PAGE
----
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“Each” - Singular or Plural?

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  Ed Good  —  Grammar Tips
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Under the traditional rule, the indefinite pronoun each is always singular and takes a singular verb.

Thus:

Each of the golfers wants to win the PGA. Each of us wishes for success.

The Views of Usage Panels

Some usage panels disagree. Consider this usage note on Dictionary.com:

When the pronoun [each] is followed by an of phrase containing a plural noun or pronoun, there is a tendency for the verb to be plural: Each of the candidates has (or have) spoken on the issue. Some usage guides maintain that only the singular verb is correct, but plural verbs occur frequently even in edited writing. Dictionary.reference.com/browse/each.

But on Bartleby.com we find:

The traditional rule holds that the subject of a sentence beginning with each is grammatically singular, and the verb and following pronouns must be singular. Thus you should say Each of the apartments has (not have) its (not their) own private entrance (not entrances). Bartleby.com/64/C001/025.html.

Pronouns Referring Back to “Each”

When the pronoun each is referred to by another pronoun, that other pronoun must appear in the singular. Thus:

Each of the NFL players wants to increase his bonus. We must recognize that each has identified his or her own priorities.

Again, some usage panels disagree:

It is also sometimes said that the pronoun each must always be referred to by a singular pronoun, but again actual usage does not regularly observe this stricture: Each member of our garden club had their own special interests. In the most formal speech and writing, singular verbs and pronouns occur more frequently than plural: Each member … had his own special interests. The use of plural forms, especially plural pronouns, has been increasing in the United States, partially because of the desire to avoid using he or his to refer to a female.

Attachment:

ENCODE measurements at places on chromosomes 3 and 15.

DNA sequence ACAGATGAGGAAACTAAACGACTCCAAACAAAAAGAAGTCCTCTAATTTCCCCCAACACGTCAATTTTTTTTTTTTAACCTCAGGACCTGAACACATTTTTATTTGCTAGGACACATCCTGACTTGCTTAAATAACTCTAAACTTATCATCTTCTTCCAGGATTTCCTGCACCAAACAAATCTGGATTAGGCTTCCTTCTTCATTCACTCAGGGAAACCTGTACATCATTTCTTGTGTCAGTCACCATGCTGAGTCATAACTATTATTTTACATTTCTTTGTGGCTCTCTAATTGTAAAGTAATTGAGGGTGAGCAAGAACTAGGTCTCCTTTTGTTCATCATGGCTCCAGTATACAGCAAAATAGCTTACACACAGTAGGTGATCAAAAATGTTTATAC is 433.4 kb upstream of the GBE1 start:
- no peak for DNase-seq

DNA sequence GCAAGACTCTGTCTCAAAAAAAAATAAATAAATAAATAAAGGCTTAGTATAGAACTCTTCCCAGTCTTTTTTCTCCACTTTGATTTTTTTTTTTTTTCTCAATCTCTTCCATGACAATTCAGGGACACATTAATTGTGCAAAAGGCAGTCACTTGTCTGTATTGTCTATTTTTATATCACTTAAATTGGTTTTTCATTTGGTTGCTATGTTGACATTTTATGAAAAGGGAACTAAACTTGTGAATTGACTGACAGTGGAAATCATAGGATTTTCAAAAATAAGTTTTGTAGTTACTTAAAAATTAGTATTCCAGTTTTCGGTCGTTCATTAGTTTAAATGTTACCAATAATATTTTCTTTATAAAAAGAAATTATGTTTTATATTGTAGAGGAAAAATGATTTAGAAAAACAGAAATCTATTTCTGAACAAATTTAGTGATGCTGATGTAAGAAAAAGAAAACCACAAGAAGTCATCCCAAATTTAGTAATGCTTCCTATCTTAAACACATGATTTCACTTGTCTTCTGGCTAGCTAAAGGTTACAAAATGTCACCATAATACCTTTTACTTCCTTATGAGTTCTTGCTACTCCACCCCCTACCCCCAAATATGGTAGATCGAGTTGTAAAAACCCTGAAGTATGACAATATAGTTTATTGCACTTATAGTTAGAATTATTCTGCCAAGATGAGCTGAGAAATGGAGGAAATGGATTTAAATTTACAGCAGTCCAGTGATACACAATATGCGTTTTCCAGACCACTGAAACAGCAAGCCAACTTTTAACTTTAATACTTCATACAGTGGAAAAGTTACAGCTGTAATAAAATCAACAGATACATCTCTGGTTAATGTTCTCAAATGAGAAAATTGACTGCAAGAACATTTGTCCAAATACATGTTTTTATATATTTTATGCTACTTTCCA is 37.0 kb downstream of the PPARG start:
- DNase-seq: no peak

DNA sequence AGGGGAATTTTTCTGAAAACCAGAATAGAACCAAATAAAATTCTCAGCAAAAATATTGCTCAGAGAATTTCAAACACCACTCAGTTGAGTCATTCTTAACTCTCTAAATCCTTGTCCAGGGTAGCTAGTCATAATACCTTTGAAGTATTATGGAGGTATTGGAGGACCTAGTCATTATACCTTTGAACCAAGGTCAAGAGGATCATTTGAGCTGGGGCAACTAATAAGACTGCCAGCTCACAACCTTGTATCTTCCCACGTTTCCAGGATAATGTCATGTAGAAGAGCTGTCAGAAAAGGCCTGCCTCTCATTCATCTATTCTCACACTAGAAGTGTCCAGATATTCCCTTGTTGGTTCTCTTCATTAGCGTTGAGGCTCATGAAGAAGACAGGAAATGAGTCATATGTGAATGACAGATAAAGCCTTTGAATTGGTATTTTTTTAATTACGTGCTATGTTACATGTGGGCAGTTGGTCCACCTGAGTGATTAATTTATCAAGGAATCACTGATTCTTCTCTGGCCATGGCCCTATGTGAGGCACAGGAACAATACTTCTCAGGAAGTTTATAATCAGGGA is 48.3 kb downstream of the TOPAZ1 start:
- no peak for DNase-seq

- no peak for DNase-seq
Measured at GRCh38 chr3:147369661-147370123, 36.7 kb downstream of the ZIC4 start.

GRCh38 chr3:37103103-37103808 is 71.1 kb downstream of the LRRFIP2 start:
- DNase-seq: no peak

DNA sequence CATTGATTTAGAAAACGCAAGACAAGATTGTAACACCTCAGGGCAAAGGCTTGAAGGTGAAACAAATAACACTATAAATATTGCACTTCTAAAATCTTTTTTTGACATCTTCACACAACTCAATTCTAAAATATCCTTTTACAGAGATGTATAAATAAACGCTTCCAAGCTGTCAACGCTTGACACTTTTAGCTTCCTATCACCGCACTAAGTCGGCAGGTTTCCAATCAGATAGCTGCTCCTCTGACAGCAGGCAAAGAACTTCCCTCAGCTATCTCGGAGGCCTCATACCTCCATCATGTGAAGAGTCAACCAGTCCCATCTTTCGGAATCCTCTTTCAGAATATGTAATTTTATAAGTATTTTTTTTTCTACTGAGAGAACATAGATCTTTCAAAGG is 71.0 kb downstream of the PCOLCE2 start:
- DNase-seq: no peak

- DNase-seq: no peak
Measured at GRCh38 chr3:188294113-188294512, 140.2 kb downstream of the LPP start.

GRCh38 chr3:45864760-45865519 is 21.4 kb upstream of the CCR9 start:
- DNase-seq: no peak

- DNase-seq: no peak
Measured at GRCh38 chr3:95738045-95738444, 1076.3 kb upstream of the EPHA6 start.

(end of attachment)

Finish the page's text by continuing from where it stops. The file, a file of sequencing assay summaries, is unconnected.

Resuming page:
Dictionary.reference.com/browse/each.

Sometimes, however, the pronoun each acts in apposition to a plural subject. In that case, the verb must be plural, for the grammatical subject always determines the number of the verb:

The coach and the quarterback each want to win the championship.

 

Previous: “None” - Singular or Plural? Next: Now let’s fix the chapter title…

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8 Comments

  • Billy Wilson
    Thank you so much.
    LikeReplyReport1 year ago
  • Billy Wilson
    Each of the citizens were voting today. (Is "were" correct or should we use singular "was")?
    LikeReplyReport1 year ago
  • Michelle Camp Rowland
    Each wants a chance to earn money. Is the verb correct in this sentence?
    LikeReplyReport 12 years ago
  • Joel Alderman
    Sorry. The letter "a" sneaked into my post, ahead of "the wrong word to use." It was just a typo. --Joel Alderman again
    LikeReplyReport5 years ago
  • Joel Alderman
    In these examples, "each" is a the wrong word to use. This whole issue could be avoided by simply using "both" instead of "each," followed by the plural verb. -Joel Alderman, Milford, Connecticut
    LikeReplyReport 25 years ago
    • Dora du Plessis
      Thank you, I was just wondering about "Each of these approaches has/have advantages and disadvantages" and when changing to 'both' the plural verb makes sense.
      LikeReplyReport3 years ago
  • Matthew Fragner
    In this example, each is an adjective modifying "We", so the verb remains dictated by the subject "We". We each are happy. We are each happy. Each of us is happy. Happy?
    LikeReplyReport5 years ago
  • Dorothy Witham Valdez
    I was taught that each (each and everyon of us) always take a singular verb. if we begin a sentence with "We, each, has/have a responsibility, etc. which is correct
    LikeReplyReport5 years ago
  • Briley Payton
    what does each mean
    LikeReplyReport5 years ago

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